To ensure a smooth transaction process and avoid unexpected order placements, it is recommended to implement a step at the beginning of each transaction automation for product or service orders, where the shopping cart is cleared. This step helps eliminate any potential remnants from previous sessions or automations, providing a clean starting point for the automation.
5. Security and Compliance
Make sure to select an automation tool that prioritizes security and compliance by adhering to frameworks such as PCI DSS and SOC2. Additionally, ensure that the chosen tool offers the flexibility to manage sensitive information like personally identifiable information (PII), financial data, or credentials by integrating with internal or third-party vaults such as AWS Secrets, Basis Theory or 1Password.
6. Build a Failure First
Test your automation by incorporating deliberate failures, such as using test credit card numbers or intentionally leaving fields blank. This approach allows thorough testing without executing transactions during the process.
7. Handling Website Changes
When automating on websites, it is crucial to be prepared for and effectively manage changes that frequently occur. Websites often have dynamic page layouts that can be influenced by alerts, advertisements, and pop-ups. The underlying structure of the website, represented by the Document Object Model (DOM), is constantly evolving, leading to changes in element tags and potentially inconsistent naming conventions. Additionally, the positions of items on a webpage may change over time, making reliance on XY coordinates inadequate for accurate targeting.
To ensure stable and reliable website automation without overwhelming your resources, it is essential to utilize a solution that can automatically adapt to these changes. This solution should be capable of identifying and addressing modifications in the website's structure and layout. By doing so, it can efficiently surface only the relevant changes to human operators who then can exercise their judgment.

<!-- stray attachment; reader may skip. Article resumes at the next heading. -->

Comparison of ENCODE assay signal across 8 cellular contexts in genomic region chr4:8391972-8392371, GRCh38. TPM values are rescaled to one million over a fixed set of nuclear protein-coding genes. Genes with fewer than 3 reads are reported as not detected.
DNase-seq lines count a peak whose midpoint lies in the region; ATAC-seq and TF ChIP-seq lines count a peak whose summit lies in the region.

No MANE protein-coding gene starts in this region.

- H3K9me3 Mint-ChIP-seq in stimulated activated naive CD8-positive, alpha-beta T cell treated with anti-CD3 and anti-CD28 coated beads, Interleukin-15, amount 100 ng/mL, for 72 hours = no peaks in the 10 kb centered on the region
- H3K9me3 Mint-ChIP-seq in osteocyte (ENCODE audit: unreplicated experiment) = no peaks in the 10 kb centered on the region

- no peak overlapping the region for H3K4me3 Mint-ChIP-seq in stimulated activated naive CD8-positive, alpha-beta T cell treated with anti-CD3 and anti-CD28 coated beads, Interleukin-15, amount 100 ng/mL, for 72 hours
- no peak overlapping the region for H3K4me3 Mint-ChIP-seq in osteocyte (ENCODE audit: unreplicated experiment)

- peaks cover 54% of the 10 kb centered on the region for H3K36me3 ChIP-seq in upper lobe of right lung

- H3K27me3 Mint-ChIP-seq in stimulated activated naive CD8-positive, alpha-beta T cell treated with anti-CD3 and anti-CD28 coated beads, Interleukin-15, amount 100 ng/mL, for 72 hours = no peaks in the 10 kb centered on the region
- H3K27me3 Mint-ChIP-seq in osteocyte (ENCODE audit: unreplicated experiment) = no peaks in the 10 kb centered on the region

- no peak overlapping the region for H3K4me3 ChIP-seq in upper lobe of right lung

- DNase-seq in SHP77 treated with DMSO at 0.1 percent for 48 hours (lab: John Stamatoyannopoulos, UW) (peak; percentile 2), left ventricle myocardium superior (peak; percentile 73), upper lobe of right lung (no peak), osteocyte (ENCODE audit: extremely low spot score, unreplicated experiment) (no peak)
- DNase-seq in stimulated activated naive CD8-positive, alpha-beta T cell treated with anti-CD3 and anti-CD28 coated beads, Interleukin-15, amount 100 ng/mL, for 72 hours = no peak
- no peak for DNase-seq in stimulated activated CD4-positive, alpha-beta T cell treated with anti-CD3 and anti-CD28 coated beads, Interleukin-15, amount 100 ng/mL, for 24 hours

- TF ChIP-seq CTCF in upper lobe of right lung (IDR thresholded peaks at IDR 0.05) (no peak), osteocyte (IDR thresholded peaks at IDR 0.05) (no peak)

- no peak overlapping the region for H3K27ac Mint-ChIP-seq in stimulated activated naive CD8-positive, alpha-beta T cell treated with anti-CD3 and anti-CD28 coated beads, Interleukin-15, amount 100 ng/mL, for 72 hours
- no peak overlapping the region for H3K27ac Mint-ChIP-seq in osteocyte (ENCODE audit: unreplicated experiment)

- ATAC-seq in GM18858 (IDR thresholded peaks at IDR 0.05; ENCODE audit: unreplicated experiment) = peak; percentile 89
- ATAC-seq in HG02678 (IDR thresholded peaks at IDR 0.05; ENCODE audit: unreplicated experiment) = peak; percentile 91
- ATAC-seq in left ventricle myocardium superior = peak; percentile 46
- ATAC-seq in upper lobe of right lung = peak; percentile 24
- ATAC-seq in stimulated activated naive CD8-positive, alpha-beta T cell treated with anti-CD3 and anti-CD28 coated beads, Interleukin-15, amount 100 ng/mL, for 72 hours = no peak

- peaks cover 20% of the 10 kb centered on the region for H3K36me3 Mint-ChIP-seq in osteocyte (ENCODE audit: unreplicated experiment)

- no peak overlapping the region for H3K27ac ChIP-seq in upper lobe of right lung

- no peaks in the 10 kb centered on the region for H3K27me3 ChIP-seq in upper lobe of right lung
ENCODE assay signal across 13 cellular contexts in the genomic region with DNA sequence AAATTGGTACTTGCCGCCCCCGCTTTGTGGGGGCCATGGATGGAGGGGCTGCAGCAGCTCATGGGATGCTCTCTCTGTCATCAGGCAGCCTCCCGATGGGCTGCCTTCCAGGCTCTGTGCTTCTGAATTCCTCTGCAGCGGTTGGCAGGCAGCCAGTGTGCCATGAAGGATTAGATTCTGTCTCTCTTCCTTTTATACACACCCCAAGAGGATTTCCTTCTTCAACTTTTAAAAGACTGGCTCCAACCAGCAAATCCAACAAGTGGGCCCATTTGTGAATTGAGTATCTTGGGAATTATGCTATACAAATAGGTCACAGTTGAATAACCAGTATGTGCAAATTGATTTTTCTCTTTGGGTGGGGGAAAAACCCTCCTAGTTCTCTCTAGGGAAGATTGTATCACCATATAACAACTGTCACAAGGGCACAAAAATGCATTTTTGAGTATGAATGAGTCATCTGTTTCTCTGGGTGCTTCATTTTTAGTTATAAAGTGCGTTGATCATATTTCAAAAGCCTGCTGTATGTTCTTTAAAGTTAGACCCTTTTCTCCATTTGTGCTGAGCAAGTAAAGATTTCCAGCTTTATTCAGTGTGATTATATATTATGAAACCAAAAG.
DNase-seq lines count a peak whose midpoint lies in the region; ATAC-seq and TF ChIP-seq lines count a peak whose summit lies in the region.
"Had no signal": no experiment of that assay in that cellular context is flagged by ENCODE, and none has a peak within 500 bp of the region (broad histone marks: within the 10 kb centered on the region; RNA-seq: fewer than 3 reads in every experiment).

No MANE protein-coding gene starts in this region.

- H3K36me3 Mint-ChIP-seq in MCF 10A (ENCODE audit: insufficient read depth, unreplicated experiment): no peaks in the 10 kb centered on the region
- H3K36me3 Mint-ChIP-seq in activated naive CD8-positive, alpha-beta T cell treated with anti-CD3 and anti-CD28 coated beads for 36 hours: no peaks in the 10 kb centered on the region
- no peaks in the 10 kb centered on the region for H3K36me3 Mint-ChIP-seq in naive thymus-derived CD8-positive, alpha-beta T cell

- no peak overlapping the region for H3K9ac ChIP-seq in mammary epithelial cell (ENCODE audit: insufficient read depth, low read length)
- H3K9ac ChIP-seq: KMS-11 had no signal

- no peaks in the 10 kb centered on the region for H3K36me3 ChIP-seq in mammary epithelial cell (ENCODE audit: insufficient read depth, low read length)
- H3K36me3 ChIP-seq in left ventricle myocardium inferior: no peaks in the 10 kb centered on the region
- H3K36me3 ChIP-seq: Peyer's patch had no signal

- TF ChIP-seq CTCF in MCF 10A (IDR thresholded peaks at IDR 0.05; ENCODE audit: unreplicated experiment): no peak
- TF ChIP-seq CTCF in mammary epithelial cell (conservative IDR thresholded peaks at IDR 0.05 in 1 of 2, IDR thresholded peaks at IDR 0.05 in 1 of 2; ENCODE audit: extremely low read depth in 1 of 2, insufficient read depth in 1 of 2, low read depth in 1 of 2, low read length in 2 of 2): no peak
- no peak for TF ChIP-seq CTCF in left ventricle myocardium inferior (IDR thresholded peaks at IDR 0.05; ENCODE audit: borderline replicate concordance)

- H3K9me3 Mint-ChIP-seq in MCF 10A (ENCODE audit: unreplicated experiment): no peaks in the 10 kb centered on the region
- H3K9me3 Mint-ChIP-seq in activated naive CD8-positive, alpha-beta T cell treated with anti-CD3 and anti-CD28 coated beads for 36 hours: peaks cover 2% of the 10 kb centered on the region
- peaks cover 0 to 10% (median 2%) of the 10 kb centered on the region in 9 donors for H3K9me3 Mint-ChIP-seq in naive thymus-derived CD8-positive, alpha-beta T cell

8. Bot Deterrents
Take into account the bot-blocking measures deployed by Content Delivery Networks (CDNs) and other security mechanisms. These measures are activated when a website access pattern indicates the presence of a bot, such as excessive speed, frequent requests, concurrent access, usage of non-trusted IP addresses, headless browsers, and other factors. It is crucial to find a solution that can adapt to these constantly evolving bot deterrents enabling you to avoid them.
9. Captchas and MFA
Websites often enforce CAPTCHA and/or multi-factor authentication (MFA). CAPTCHA has become increasingly complex, sometimes even invisible to humans. MFA steps, such as receiving OTPs via email, text, or authenticator apps, can be triggered unpredictably. To overcome these potential blockers, it is essential to find a solution that can effectively solve CAPTCHA, avoid MFA challenges, and adapt to the evolving nature of both.
10. Infrastructure and Scalability
To scale your transaction automation, consider migrating to the cloud. Allocate DevOps resources for deploying, managing, and scaling your automation bots. Conduct thorough testing to ensure infrastructure compatibility and security, mitigating the risk of unintended transactions. Additionally, ensure that your automation solution offers APIs, enabling you to automate transaction management at scale.
Traditional RPA platforms require complex configuration and custom development for stable and scalable transaction automation on websites. In contrast, purpose-built solutions like Weeldi offer out-of-the-box solutions for these considerations and more, saving time and costs. With Weeldi, there is no need for extensive configuration or coding, making it a cost-effective choice for enterprise-ready website automation.